CACIB’s 2nd ESG Bank Day: Greening the business model

While GSS bonds have hitherto represented a way for issuers and investors to engage on sustainability, ESG is being integrated more broadly and deeply into their strategies. Regulatory initiatives are furthering this move, with environmental and social factors being increasingly put at the centre of business models. Here, Crédit Agricole CIB analysts highlight the key developments, and the risks and opportunities they bring.

You can download a pdf of this article, also including insights shared by regulators, issuers and investors, here.

Campus Evergreen lablis BiodiverCity Life web

Until now, sustainable bonds have for investors represented a proxy to integrate ESG into their investment strategies, and for issuers, a way to show that they are taking action against climate change, according to Léa Le Leonnec Serra, green bond-ESG fixed income analyst, Crédit Agricole CIB.

Despite challenging funding conditions, financials and non-financial corporates had contributed around 60% of year-to-date sustainable bond issuance, she noted, with financials alone accounting for one-quarter of the overall sustainable supply. Senior preferred and senior non-preferred have been the most popular issuance format for financials and Crédit Agricole CIB expects sustainable supply in the two formats to meet last year’s issuance level thanks to a catching-up of sustainable issuance at the end of the summer.

Although the past two years have witnessed a diversification of sustainable fixed income products from the traditional green bond into the newer sustainability-linked bond (SLB) format, this has been stronger on the corporate side, noted Le Leonnec Serra (pictured below). Financials have continued to focus on use-of-proceeds bonds, with the European Banking Authority still discouraging the use of SLBs by banks for MREL/TLAC-eligible instruments.

Lea Le Leonnec Serra web

Greenium has meanwhile become increasingly visible, with Crédit Agricole CIB analysts putting it at some 6bp-8bp based on data across 15 European banks’ senior preferred and non-preferred bonds. A lack of relevant comparable bonds means that an analysis of subordinated debt is still limited.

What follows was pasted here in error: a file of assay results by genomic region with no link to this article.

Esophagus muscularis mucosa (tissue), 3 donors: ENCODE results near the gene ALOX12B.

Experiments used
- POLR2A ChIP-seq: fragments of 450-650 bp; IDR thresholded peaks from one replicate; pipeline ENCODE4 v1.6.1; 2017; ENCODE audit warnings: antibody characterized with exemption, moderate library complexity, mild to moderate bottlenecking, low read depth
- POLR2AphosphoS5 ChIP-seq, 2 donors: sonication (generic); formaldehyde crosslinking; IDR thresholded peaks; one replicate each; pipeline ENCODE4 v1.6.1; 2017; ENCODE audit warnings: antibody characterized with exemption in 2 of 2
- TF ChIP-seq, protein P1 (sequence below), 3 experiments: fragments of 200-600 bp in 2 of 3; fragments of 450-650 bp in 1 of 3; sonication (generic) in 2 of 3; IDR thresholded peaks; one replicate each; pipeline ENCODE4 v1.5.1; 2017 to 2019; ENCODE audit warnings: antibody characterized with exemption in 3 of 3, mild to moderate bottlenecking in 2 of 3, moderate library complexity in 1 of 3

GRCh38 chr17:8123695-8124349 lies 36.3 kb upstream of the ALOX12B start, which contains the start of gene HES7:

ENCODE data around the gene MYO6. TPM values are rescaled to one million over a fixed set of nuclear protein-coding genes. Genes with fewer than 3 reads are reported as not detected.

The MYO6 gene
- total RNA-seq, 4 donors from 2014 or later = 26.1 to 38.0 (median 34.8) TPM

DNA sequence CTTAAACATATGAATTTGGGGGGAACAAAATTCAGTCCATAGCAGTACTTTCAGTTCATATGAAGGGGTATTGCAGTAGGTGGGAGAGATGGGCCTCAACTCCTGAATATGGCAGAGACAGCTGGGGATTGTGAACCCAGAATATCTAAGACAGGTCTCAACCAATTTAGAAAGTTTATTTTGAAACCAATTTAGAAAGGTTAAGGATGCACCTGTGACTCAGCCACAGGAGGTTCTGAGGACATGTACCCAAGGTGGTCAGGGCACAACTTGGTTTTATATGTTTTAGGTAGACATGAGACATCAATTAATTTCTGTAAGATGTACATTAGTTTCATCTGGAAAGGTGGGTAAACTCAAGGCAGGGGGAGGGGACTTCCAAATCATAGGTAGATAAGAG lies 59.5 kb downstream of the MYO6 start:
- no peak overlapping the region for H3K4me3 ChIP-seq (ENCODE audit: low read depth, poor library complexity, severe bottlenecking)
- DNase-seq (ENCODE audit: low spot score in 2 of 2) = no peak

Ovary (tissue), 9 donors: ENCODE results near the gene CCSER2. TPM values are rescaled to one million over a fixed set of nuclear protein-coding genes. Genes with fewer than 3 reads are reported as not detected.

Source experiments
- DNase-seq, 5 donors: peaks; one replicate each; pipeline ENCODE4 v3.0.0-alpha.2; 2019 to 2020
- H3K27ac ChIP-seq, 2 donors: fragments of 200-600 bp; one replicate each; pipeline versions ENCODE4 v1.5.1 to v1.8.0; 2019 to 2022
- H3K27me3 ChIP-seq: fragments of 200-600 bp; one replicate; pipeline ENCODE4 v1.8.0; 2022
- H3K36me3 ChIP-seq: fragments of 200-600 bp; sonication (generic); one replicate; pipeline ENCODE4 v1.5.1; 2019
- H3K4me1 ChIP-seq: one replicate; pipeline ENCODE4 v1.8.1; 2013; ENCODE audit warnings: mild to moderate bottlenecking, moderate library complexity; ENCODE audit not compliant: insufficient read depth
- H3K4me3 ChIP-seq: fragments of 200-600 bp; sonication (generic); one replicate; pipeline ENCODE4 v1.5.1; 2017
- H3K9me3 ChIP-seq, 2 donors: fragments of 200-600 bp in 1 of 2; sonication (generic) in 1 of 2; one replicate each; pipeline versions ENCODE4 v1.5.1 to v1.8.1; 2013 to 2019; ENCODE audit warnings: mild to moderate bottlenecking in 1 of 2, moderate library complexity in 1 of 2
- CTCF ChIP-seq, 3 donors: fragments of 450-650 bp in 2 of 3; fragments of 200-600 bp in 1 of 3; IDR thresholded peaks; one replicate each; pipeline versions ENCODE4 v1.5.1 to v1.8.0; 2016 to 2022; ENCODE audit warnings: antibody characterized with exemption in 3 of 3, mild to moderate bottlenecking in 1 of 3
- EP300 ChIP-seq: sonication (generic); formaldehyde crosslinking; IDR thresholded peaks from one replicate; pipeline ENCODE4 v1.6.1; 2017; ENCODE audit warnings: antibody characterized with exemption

“That said, we see that the bottom of banks’ capital structures seems to offer more spread room for the greenium,” added Le Leonnec Serra.

Within covered bonds, the greenium has improved recently amid high issuance that resulted in spread-widening, with green bonds attracting buyers whose appetite for classic covered bonds was already filled.

Buyside adapts to challenges

Within a context of increased ESG integration, in particular with regard to climate and transition objectives, the buyside is facing new constraints and opportunities, Valentina Sanna, green bond-ESG fixed income analyst, Crédit Agricole CIB, told delegates at the event.

“Firstly, investors are exposed to increased scrutiny on the climate impact of their activity, and also the impact of climate change on their activities,” she said. “On the one side, climate change and the energy transition impacts the profitability of companies they invest in, through in particular the negative potential impacts of physical climate risk, but also transition risk, meaning that investors need to integrate this new risks and opportunities into their return expectations.

“On the other side, they are also exposed to increased scrutiny of the climate impact of their investments, particularly some sectors like coal, oil and gas. This means they have to complement their financial objectives with environmental objectives.”

Secondly, investors are increasingly participating in net zero initiatives to show their willingness to take action against climate change, noted Sanna, such as the Net Zero Asset Managers initiative, the Paris Alignment Investment Initiative, the UN-convened Net-Zero Asset Owner Alliance, and the Net-Zero Insurance Alliance. This involves setting interim and long term targets, and periodically reporting on progress.

“And thirdly, increasingly investors need to adapt to new regulation that is bringing new ESG disclosure.”

Sanna cited three such regulatory developments facing investors: Article 8 of the Taxonomy Regulation, requiring disclosure of the Taxonomy-aligned percentage of their activities; the Sustainable Finance Disclosure Regulation (SFDR), requiring disclosure of how ESG risks are integrated into investment decisions as well as classification of funds according to ESG characteristics; and MiFID II, requiring that investors check clients’ ESG preferences and propose them appropriately adapted products.